Date fields - IBM AS400

This is a discussion on Date fields - IBM AS400 ; Hello, We have a legacy file that we're accessing via SQL. The legacy file has separate fields for the date components (e.g, CC,YY, MM, DD) and I'd like to be able to run queries against it asking for rows between ...

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  1. Date fields

    Hello,

    We have a legacy file that we're accessing via SQL. The legacy file
    has separate fields for the date components (e.g, CC,YY, MM, DD) and
    I'd like to be able to run queries against it asking for rows between
    2 dates. Are there any tricks w/ logical files and/or indexes to keep
    the SQL simple and provide fast access?

    Thanks,
    Jim


  2. Re: Date fields

    If your dates span two centuries, then you need to construct a 10-character
    string that looks like '2006-12-31' using concatenation and whatever other
    functtion are necessary, and use this in the date function to turn it into a
    date. At which point you can do comparisons.

    If the dates are all in one century, then you can just concatenate or
    multiply until you get a number representing a complete date.

    Either way, the SQL is not all that clean and queries are unlikely to
    utilize existing indexes.

    If you are going to do a lot of queries based on date, you should try to
    create a view the includes the constructed date field, but you can't, as far
    as I know, create an index on a view.

    If you have 4, 2-char fields of cc, yy, mm, and dd, something like this:

    create view mytable as
    select date(cc || yy|| '-' || mm || '-' || dd) as mydate, a.*
    from sometable a

    Sam

    "jimo" wrote in message
    news:1193077095.645794.195080@k35g2000prh.googlegr oups.com...
    > Hello,
    >
    > We have a legacy file that we're accessing via SQL. The legacy file
    > has separate fields for the date components (e.g, CC,YY, MM, DD) and
    > I'd like to be able to run queries against it asking for rows between
    > 2 dates. Are there any tricks w/ logical files and/or indexes to keep
    > the SQL simple and provide fast access?
    >
    > Thanks,
    > Jim
    >




  3. Re: Date fields

    Thanks for the reply, Sam.

    I'm able to convert the fields to a date that can be used in my
    queries but the SQL gets a little messy if I want to use an index that
    is built over the individual date fields. So I was thinking that I
    might be able to create an index over the concatenated fields.

    I tried the to create the following logical file using a concatenated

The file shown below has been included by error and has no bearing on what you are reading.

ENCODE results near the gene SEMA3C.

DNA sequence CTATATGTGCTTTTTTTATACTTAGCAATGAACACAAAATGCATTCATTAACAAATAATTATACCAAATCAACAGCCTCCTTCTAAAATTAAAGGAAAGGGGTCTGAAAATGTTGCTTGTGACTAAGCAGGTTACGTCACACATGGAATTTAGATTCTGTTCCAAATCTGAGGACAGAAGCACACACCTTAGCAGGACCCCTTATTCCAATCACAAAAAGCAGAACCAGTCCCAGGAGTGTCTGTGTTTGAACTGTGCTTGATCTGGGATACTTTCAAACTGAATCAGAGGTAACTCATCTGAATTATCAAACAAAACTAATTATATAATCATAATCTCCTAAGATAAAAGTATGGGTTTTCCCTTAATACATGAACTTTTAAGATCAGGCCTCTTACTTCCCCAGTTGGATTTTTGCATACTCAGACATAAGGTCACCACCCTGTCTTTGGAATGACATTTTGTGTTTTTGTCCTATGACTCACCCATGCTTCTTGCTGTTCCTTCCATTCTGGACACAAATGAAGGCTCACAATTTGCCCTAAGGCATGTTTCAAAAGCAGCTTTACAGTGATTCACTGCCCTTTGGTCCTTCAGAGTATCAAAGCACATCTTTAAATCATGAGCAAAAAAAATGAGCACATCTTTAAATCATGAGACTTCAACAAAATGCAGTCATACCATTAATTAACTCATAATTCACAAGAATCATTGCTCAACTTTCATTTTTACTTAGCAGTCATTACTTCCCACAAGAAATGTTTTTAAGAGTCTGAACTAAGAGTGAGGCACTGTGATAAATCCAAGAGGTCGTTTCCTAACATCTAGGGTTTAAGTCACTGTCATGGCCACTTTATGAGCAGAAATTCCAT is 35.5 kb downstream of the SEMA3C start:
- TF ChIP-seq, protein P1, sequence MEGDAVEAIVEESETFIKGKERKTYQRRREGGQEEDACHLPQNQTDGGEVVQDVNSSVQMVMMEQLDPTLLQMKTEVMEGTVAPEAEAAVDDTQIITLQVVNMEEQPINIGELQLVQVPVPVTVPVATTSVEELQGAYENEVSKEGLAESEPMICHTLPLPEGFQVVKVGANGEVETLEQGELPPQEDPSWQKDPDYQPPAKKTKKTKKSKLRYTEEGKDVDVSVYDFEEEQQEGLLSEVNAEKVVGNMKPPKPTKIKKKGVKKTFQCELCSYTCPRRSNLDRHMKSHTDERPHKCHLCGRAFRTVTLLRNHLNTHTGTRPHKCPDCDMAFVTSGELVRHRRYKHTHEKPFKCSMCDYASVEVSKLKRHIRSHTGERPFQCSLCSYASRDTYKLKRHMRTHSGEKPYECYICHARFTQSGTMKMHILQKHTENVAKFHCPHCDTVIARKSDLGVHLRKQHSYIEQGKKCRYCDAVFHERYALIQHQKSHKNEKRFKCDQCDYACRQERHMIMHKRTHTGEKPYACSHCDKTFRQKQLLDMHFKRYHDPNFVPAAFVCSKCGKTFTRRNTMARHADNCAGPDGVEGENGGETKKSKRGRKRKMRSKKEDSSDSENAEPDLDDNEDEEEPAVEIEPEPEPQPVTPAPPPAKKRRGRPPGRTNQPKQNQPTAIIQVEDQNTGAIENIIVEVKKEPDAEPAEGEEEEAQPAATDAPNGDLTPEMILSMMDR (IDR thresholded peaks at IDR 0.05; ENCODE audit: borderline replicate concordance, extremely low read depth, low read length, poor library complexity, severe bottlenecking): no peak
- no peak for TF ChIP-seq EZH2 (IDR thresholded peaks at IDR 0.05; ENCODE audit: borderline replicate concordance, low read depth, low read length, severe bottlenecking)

key:

    A R PFILEF1 PFILE(*LIBL/
    PFILE)
    A XDATE CONCAT(CC YY MM DD)
    A K XDATE DESCEND
    A

    However, when I query against it using, say, select XDATE from PFILE
    where XDATE > 20071010 the CQE optimizer uses a table scan instead of
    the logical file because of (CPI432E), "... the data type, digits,
    decimal length ... of ODATE..." doesn't match.

    I looked at the definition for the field and it's Numeric,8,0, so I
    also tried

    select XDATE from PFILE where XDATE > CAST(20071010 as NUMERIC(8,0))

    Same optimizer message. Any ideas?

    Thanks,
    Jim

    On Oct 22, 8:44 pm, "Saml" wrote:
    > If your dates span two centuries, then you need to construct a 10-character
    > string that looks like '2006-12-31' using concatenation and whatever other
    > functtion are necessary, and use this in the date function to turn it into a
    > date. At which point you can do comparisons.
    >
    > If the dates are all in one century, then you can just concatenate or
    > multiply until you get a number representing a complete date.
    >
    > Either way, the SQL is not all that clean and queries are unlikely to
    > utilize existing indexes.
    >
    > If you are going to do a lot of queries based on date, you should try to
    > create a view the includes the constructed date field, but you can't, as far
    > as I know, create an index on a view.
    >
    > If you have 4, 2-char fields of cc, yy, mm, and dd, something like this:
    >
    > create view mytable as
    > select date(cc || yy|| '-' || mm || '-' || dd) as mydate, a.*
    > from sometable a
    >
    > Sam
    >
    > "jimo" wrote in message
    >
    > news:1193077095.645794.195080@k35g2000prh.googlegr oups.com...
    >
    > > Hello,

    >
    > > We have a legacy file that we're accessing via SQL. The legacy file
    > > has separate fields for the date components (e.g, CC,YY, MM, DD) and
    > > I'd like to be able to run queries against it asking for rows between
    > > 2 dates. Are there any tricks w/ logical files and/or indexes to keep
    > > the SQL simple and provide fast access?

    >
    > > Thanks,
    > > Jim




  4. Re: Date fields

    >>> However, when I query against it using, say, select XDATE from PFILE
    where XDATE > 20071010 the CQE optimizer uses a table scan instead of
    the logical file because of (CPI432E), "... the data type, digits,
    decimal length ... of ODATE..." doesn't match. <<<<

    You will always take a big performance hit if you write SQL over a DDS
    logical file. This automatically kicks the query into CQE, and as